Review by Library Journal Reviews

New York Times best-selling Iron Druid chronicler joins with Dawson (Star Wars: Phasma) to launch a witty, bighearted fantasy series starring Gustave the Talking Goat, Fia the Unusually Tall, Argabella the Ensorcelled Bard, and Grinda the Sand Witch, all intent on keeping LØCHER from stealing the throne. Copyright 2018 Library Journal.

Review by Library Journal Reviews

Once upon a time, in the magical land of Pell, there lived a farm boy, a talking goat, a semidark Dark Lord, a fuzzy-tailed bard, a peace-loving warrior in a chain-mail bikini, an assassin deathly afraid of chickens, and a sand witch with an affinity for bejeweled crabs. One of them is the Chosen One, and on a quest to awaken a sleeping princess from her tower and generally right the wrongs in the kingdom of Pell, all of them will encounter much more than they expected. This fairy tale's happily ever after is one readers won't see coming. VERDICT Dawson (Star Wars: Phasma) and Hearn's ("Iron Druid Chronicles") reimagining of a traditional fairy tale is reminiscent of William Goldman's The Princess Bride and William Steig's Shrek! Irreverent, funny, and full of entertaining wordplay, this will keep readers guessing until the end and eager for the sequel. [See Prepub Alert, 1/29/18.]—Elisabeth Clark, West Florida P.L., Pensacola Copyright 2018 Library Journal.

Review by Publishers Weekly Reviews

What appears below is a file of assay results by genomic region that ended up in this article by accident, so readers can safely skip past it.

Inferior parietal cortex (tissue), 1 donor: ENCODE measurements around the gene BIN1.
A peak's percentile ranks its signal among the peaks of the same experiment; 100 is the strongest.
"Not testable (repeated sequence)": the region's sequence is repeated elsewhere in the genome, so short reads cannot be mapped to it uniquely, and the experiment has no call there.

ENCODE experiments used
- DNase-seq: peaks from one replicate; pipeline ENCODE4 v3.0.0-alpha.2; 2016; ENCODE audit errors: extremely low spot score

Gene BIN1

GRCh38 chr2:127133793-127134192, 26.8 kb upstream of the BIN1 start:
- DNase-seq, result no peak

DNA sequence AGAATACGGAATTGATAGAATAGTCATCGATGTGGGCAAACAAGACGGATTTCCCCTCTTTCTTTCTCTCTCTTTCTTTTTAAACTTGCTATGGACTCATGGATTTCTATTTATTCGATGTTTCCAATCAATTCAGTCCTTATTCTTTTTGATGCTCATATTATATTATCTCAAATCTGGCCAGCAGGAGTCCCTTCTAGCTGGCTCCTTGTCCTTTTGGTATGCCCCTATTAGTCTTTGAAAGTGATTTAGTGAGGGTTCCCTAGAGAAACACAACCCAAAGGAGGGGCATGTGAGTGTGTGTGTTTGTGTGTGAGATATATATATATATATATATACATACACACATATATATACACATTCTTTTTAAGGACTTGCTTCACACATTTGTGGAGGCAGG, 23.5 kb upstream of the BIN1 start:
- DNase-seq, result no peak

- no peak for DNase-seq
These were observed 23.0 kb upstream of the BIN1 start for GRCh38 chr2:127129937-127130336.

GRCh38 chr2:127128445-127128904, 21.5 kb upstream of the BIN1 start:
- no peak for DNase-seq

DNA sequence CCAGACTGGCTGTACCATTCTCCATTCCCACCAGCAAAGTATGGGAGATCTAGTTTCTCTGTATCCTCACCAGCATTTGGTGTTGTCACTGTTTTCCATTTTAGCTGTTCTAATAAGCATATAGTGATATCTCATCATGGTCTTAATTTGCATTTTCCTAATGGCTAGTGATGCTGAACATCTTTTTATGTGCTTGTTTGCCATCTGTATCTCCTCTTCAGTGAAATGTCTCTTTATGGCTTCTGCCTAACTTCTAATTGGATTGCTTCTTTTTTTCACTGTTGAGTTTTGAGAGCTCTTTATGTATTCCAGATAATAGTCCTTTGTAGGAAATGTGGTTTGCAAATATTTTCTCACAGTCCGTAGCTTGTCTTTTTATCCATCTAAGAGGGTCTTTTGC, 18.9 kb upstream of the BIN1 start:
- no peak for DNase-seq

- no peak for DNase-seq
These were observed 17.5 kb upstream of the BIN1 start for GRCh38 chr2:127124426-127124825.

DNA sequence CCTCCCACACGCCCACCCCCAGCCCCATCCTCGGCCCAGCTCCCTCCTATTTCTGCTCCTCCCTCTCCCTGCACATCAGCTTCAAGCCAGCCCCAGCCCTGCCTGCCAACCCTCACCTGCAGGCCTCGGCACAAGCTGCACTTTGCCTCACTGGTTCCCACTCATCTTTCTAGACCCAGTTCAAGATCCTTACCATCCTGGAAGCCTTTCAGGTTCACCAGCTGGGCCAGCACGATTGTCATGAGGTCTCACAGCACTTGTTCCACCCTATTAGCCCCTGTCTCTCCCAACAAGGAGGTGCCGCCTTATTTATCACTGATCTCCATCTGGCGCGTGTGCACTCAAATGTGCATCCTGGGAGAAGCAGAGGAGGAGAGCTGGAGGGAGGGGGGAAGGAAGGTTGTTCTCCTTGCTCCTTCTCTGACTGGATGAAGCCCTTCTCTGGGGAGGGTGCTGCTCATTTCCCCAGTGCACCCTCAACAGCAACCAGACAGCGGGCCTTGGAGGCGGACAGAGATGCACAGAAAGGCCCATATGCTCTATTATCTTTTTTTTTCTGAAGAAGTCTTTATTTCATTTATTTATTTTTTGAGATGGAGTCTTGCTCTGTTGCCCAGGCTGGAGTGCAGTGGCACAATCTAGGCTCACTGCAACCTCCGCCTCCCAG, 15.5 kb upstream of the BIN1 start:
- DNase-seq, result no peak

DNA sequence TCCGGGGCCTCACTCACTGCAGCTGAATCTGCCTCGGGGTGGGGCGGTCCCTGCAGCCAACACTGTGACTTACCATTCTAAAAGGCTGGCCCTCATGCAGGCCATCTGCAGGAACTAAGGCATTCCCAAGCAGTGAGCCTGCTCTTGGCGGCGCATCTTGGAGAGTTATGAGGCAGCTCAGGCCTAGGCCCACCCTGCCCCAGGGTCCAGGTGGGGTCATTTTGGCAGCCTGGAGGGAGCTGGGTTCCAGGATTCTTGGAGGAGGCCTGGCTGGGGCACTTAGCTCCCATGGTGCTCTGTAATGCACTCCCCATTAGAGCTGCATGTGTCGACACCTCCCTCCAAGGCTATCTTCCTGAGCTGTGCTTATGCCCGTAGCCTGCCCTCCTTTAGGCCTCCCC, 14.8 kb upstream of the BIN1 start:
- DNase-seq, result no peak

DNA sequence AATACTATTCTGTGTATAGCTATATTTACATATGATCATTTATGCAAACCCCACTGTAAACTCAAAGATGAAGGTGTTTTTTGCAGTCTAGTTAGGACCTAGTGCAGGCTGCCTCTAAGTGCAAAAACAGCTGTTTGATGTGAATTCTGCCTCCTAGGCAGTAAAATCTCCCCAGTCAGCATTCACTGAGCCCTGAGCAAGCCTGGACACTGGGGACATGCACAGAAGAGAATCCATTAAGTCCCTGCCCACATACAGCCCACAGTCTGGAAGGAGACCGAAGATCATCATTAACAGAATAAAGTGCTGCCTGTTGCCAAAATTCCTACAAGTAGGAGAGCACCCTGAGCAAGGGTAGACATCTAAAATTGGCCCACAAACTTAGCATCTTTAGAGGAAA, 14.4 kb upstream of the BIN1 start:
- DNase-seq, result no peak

In this pun-laden quest, first in a trilogy, Hearne (A Plague of Giants) and Dawson (Star Wars: Phasma) skewer the traditional tropes of epic fantasy sagas. Though the field is already rife with parodies and satires, the authors execute their own unique twist by killing off the titular farm boy on page 31 before his hero's journey can ever truly begin. Now it's up to a ragtag band of unlikely heroes—including a seven-foot-tall horticulturalist in a chainmail bikini, a cursed half-rabbit bard, a bread-conjuring would-be dark lord, a clumsy rogue, and a boot-eating talking goat—to save the kingdom from magical misdeeds. As they face their greatest childhood fears, contend with gourmand giants, and negotiate with arrogant elves, these improbable heroes display surprising depths and complexities. There's a Pratchettian humor at play here, manifesting in frequent pun wars, silly songs, and an underlying level of societal absurdity—everyone takes cheese rather seriously, for instance. The authors claim they wanted to make fun of the typical "white male power fantasies," and in that, they succeed, with their heroes all characters of color and/or falling somewhere under the LGBTQ umbrella. Even so, there's the feeling that they're marching through familiar, previously conquered territory, putting this solidly in the middle of the field of humorous fantasy. Agents: (for Hearne) Evan Goldfried, Jill Grinberg Literary; (for Dawson) Kate McKean, Howard Morhaim Literary. (July) Copyright 2018 Publishers Weekly.